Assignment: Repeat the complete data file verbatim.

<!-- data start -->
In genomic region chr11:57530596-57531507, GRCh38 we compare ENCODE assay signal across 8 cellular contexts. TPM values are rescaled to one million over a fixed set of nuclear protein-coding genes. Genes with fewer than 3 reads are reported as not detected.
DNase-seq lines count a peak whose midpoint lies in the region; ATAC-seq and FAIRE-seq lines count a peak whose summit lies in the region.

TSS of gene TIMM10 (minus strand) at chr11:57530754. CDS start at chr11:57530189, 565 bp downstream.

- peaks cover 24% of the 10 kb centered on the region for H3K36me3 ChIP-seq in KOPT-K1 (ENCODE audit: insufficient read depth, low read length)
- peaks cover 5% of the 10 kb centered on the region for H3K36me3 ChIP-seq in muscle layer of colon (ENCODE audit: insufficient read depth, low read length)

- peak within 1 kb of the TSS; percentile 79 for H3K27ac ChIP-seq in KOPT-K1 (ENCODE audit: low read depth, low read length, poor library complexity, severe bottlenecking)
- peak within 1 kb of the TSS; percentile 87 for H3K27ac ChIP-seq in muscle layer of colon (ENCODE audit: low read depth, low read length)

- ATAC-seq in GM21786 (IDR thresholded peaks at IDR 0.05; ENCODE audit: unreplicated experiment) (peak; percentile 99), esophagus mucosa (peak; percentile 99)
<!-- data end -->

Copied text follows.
In genomic region chr11:57530596-57531507, GRCh38 we compare ENCODE assay signal across 8 cellular contexts. TPM values are rescaled to one million over a fixed set of nuclear protein-coding genes. Genes with fewer than 3 reads are reported as not detected.
DNase-seq lines count a peak whose midpoint lies in the region; ATAC-seq and FAIRE-seq lines count a peak whose summit lies in the region.

TSS of gene TIMM10 (minus strand) at chr11:57530754. CDS start at chr11:57530189, 565 bp downstream.

- peaks cover 24% of the 10 kb centered on the region for H3K36me3 ChIP-seq in KOPT-K1 (ENCODE audit: insufficient read depth, low read length)
- peaks cover 5% of the 10 kb centered on the region for H3K36me3 ChIP-seq in muscle layer of colon (ENCODE audit: insufficient read depth, low read length)

- peak within 1 kb of the TSS; percentile 79 for H3K27ac ChIP-seq in KOPT-K1 (ENCODE audit: low read depth, low read length, poor library complexity, severe bottlenecking)
- peak within 1 kb of the TSS; percentile 87 for H3K27ac ChIP-seq in muscle layer of colon (ENCODE audit: low read depth, low read length)

- ATAC-seq in GM21786 (IDR thresholded peaks at IDR 0.05; ENCODE audit: unreplicated experiment) (peak; percentile 99), esophagus mucosa (peak; percentile 99)